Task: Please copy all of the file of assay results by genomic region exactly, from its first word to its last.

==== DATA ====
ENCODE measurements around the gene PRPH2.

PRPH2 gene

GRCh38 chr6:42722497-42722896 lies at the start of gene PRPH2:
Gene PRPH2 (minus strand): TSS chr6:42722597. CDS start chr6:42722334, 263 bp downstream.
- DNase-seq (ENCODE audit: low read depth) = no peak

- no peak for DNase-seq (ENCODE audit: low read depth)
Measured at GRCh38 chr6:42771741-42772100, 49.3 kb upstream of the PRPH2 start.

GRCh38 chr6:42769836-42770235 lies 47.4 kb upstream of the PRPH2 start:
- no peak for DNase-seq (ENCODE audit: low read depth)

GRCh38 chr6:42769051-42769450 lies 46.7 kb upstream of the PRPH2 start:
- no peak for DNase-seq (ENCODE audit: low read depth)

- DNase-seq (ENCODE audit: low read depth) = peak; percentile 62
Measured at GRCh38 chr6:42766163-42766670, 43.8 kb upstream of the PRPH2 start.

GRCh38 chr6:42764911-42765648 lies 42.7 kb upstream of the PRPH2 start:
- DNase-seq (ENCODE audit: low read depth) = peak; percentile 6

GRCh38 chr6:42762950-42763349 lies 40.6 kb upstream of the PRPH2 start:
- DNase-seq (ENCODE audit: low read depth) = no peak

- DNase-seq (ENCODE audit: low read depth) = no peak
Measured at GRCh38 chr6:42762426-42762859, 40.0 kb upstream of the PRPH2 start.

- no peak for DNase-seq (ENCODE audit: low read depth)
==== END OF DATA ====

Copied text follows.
ENCODE measurements around the gene PRPH2.

PRPH2 gene

GRCh38 chr6:42722497-42722896 lies at the start of gene PRPH2:
Gene PRPH2 (minus strand): TSS chr6:42722597. CDS start chr6:42722334, 263 bp downstream.
- DNase-seq (ENCODE audit: low read depth) = no peak

- no peak for DNase-seq (ENCODE audit: low read depth)
Measured at GRCh38 chr6:42771741-42772100, 49.3 kb upstream of the PRPH2 start.

GRCh38 chr6:42769836-42770235 lies 47.4 kb upstream of the PRPH2 start:
- no peak for DNase-seq (ENCODE audit: low read depth)

GRCh38 chr6:42769051-42769450 lies 46.7 kb upstream of the PRPH2 start:
- no peak for DNase-seq (ENCODE audit: low read depth)

- DNase-seq (ENCODE audit: low read depth) = peak; percentile 62
Measured at GRCh38 chr6:42766163-42766670, 43.8 kb upstream of the PRPH2 start.

GRCh38 chr6:42764911-42765648 lies 42.7 kb upstream of the PRPH2 start:
- DNase-seq (ENCODE audit: low read depth) = peak; percentile 6

GRCh38 chr6:42762950-42763349 lies 40.6 kb upstream of the PRPH2 start:
- DNase-seq (ENCODE audit: low read depth) = no peak

- DNase-seq (ENCODE audit: low read depth) = no peak
Measured at GRCh38 chr6:42762426-42762859, 40.0 kb upstream of the PRPH2 start.

- no peak for DNase-seq (ENCODE audit: low read depth)